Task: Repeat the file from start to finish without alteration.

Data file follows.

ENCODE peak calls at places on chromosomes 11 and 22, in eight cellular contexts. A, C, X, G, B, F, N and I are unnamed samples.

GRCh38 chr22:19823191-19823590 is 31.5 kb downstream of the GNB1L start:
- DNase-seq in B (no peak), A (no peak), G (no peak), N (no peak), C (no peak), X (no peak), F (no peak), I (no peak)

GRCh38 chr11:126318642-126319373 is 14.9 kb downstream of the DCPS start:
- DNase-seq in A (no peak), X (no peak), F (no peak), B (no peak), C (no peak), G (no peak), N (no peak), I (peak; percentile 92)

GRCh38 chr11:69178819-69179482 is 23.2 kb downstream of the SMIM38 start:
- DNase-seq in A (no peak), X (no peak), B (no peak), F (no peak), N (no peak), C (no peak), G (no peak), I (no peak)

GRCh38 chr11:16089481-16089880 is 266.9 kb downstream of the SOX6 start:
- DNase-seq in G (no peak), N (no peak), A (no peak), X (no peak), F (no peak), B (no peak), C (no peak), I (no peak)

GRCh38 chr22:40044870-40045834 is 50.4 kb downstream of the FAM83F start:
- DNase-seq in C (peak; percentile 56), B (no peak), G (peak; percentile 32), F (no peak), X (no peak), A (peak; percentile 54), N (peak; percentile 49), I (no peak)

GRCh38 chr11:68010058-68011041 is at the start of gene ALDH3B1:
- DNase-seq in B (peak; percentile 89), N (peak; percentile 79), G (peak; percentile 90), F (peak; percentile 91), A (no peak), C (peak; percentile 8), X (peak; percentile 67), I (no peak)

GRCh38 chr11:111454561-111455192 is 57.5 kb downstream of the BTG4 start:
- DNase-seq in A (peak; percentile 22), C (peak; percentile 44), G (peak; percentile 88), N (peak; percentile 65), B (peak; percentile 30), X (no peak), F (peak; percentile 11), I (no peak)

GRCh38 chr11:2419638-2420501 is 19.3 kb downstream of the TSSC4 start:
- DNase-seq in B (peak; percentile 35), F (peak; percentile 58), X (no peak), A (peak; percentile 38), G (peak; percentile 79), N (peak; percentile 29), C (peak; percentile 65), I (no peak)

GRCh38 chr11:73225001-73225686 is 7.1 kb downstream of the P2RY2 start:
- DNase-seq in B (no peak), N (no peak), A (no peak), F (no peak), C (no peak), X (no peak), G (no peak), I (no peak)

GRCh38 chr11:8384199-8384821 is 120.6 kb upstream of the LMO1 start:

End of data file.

ENCODE peak calls at places on chromosomes 11 and 22, in eight cellular contexts. A, C, X, G, B, F, N and I are unnamed samples.

GRCh38 chr22:19823191-19823590 is 31.5 kb downstream of the GNB1L start:
- DNase-seq in B (no peak), A (no peak), G (no peak), N (no peak), C (no peak), X (no peak), F (no peak), I (no peak)

GRCh38 chr11:126318642-126319373 is 14.9 kb downstream of the DCPS start:
- DNase-seq in A (no peak), X (no peak), F (no peak), B (no peak), C (no peak), G (no peak), N (no peak), I (peak; percentile 92)

GRCh38 chr11:69178819-69179482 is 23.2 kb downstream of the SMIM38 start:
- DNase-seq in A (no peak), X (no peak), B (no peak), F (no peak), N (no peak), C (no peak), G (no peak), I (no peak)

GRCh38 chr11:16089481-16089880 is 266.9 kb downstream of the SOX6 start:
- DNase-seq in G (no peak), N (no peak), A (no peak), X (no peak), F (no peak), B (no peak), C (no peak), I (no peak)

GRCh38 chr22:40044870-40045834 is 50.4 kb downstream of the FAM83F start:
- DNase-seq in C (peak; percentile 56), B (no peak), G (peak; percentile 32), F (no peak), X (no peak), A (peak; percentile 54), N (peak; percentile 49), I (no peak)

GRCh38 chr11:68010058-68011041 is at the start of gene ALDH3B1:
- DNase-seq in B (peak; percentile 89), N (peak; percentile 79), G (peak; percentile 90), F (peak; percentile 91), A (no peak), C (peak; percentile 8), X (peak; percentile 67), I (no peak)

GRCh38 chr11:111454561-111455192 is 57.5 kb downstream of the BTG4 start:
- DNase-seq in A (peak; percentile 22), C (peak; percentile 44), G (peak; percentile 88), N (peak; percentile 65), B (peak; percentile 30), X (no peak), F (peak; percentile 11), I (no peak)

GRCh38 chr11:2419638-2420501 is 19.3 kb downstream of the TSSC4 start:
- DNase-seq in B (peak; percentile 35), F (peak; percentile 58), X (no peak), A (peak; percentile 38), G (peak; percentile 79), N (peak; percentile 29), C (peak; percentile 65), I (no peak)

GRCh38 chr11:73225001-73225686 is 7.1 kb downstream of the P2RY2 start:
- DNase-seq in B (no peak), N (no peak), A (no peak), F (no peak), C (no peak), X (no peak), G (no peak), I (no peak)

GRCh38 chr11:8384199-8384821 is 120.6 kb upstream of the LMO1 start: